Even though Churchill is still a small player in the non-racing gambling business, with just 1,200 slots at Calder and 1,400 machines in Louisiana, that sector accounted for $26 million in net revenue in the most recent quarter, or more than one-third of the company's total. As, inevitably, Churchill adds more slot machines and other casino-style revenue sources,the gaming side of its revenue will continue to increase, at least vis-a-vis revenue from live racing.

While Churchill still has a comfortable balance sheet, with $17 million in cash and some $187 million in a credit line available as of the end of the first quarter of this year, it does face some hurdles down the road, with some $70 million in debt repayment due in 2013-14. By then, though, if things keep going as they are, Churchill will be even less of a horse racing company and more of an online wagering and slot-machine operator. They're doing what it takes to stay alive, but is it good for the racing game?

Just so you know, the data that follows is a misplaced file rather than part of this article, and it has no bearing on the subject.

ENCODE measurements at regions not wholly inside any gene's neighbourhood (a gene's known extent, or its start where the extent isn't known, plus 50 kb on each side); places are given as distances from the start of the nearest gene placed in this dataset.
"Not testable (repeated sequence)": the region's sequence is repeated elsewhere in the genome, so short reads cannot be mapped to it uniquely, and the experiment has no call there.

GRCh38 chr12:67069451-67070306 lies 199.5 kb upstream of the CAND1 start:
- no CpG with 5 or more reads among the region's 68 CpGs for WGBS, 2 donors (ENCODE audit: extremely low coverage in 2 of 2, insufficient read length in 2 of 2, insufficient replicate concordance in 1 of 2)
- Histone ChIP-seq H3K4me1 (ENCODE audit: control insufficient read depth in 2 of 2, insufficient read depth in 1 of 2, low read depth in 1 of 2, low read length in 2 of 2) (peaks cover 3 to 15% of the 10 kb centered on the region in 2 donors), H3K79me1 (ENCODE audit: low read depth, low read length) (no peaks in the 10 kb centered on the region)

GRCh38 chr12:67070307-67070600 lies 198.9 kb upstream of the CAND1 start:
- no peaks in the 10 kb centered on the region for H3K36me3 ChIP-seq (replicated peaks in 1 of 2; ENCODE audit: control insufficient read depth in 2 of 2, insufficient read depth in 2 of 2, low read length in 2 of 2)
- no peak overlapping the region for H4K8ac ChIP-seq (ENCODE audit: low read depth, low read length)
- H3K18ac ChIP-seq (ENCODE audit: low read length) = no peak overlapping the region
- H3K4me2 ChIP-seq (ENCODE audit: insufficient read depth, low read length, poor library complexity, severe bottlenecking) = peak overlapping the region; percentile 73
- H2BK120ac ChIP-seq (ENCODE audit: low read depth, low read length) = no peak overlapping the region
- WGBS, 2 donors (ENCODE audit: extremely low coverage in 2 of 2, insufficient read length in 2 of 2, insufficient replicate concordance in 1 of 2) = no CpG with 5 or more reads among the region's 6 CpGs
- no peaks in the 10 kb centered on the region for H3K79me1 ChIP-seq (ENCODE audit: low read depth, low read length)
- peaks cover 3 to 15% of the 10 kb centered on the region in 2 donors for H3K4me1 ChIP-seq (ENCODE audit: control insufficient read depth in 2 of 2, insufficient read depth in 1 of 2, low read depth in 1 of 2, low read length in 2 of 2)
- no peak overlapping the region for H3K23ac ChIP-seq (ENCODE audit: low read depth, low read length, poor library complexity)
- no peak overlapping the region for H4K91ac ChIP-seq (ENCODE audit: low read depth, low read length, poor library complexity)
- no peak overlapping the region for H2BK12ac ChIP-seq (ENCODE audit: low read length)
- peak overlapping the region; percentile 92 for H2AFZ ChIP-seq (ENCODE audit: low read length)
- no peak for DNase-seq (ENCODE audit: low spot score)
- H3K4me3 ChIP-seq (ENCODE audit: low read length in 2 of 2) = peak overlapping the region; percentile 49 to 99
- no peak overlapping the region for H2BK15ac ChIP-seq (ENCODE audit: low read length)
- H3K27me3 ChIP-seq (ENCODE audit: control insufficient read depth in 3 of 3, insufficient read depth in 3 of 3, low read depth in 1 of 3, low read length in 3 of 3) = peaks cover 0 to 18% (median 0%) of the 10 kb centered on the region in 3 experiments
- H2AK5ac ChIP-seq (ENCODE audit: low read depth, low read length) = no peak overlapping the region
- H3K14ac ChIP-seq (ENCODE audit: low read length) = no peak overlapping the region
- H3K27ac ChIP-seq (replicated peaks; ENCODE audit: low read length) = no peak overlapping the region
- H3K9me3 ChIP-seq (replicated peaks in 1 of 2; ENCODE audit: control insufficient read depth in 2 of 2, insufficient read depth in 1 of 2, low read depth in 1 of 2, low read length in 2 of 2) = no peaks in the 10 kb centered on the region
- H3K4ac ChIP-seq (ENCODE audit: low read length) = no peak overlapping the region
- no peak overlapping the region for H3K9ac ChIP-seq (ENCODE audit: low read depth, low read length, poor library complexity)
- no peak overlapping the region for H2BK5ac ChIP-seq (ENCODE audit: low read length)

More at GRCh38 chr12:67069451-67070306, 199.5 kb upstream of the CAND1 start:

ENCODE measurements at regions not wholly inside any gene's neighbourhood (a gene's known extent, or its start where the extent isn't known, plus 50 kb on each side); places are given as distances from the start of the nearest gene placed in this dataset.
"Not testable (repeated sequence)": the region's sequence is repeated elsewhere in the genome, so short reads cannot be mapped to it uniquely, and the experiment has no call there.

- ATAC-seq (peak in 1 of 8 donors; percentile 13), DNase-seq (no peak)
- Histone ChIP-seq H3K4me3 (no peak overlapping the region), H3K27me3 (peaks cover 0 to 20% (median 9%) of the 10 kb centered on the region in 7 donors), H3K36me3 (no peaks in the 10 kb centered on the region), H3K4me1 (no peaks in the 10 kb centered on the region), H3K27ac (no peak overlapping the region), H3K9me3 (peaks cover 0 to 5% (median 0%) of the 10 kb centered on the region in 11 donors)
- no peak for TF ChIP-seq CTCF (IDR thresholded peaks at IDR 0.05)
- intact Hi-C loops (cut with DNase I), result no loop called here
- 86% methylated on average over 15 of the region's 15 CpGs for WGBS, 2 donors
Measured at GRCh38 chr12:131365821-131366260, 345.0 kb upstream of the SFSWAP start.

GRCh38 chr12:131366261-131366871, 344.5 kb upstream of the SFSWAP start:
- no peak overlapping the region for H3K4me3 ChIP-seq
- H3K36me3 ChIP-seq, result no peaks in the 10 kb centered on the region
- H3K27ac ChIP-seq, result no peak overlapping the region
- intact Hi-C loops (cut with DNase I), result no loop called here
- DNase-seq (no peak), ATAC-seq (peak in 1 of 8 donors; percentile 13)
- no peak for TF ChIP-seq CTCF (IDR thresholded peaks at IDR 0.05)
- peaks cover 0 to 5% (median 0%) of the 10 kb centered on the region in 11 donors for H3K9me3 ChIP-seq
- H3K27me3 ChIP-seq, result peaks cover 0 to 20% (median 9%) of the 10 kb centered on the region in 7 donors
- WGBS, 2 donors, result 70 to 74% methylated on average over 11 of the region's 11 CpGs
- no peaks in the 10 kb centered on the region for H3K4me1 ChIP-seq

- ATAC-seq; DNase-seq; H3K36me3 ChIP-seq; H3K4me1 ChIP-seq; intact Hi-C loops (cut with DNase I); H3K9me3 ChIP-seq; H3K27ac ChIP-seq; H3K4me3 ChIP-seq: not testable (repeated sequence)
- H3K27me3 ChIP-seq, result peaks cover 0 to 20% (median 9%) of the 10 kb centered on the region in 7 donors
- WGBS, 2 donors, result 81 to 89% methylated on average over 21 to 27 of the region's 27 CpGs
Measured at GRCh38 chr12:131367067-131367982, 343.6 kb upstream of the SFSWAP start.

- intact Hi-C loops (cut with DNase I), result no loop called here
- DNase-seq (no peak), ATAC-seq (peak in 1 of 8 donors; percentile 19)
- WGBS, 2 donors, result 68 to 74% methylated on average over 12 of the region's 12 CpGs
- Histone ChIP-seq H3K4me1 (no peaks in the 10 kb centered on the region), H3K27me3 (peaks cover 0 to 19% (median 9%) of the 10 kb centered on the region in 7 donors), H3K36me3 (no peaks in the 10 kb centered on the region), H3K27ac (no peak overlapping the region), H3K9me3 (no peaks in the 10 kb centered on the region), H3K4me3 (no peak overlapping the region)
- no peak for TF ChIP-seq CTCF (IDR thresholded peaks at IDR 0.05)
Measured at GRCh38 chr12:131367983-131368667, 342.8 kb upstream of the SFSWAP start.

Saturday, 12 June 2010

Getting It Wrong: The FTC and Policies for the Future of Journalism

Following hearings on the state of newspapers this past year, the U.S. Federal Trade Commission staff has now prepared a discussion paper of potential policy recommendations to support the reinvention of journalism.

It is a classic example of policy-making folly that starts from the premise that the government can solve any problem—even one created by consumer choices and an inefficient, poorly managed industry. Most of the proposals are based in the idea of using government mechanisms to protect newspapers against competitors and to create markets for newspapers offline and online.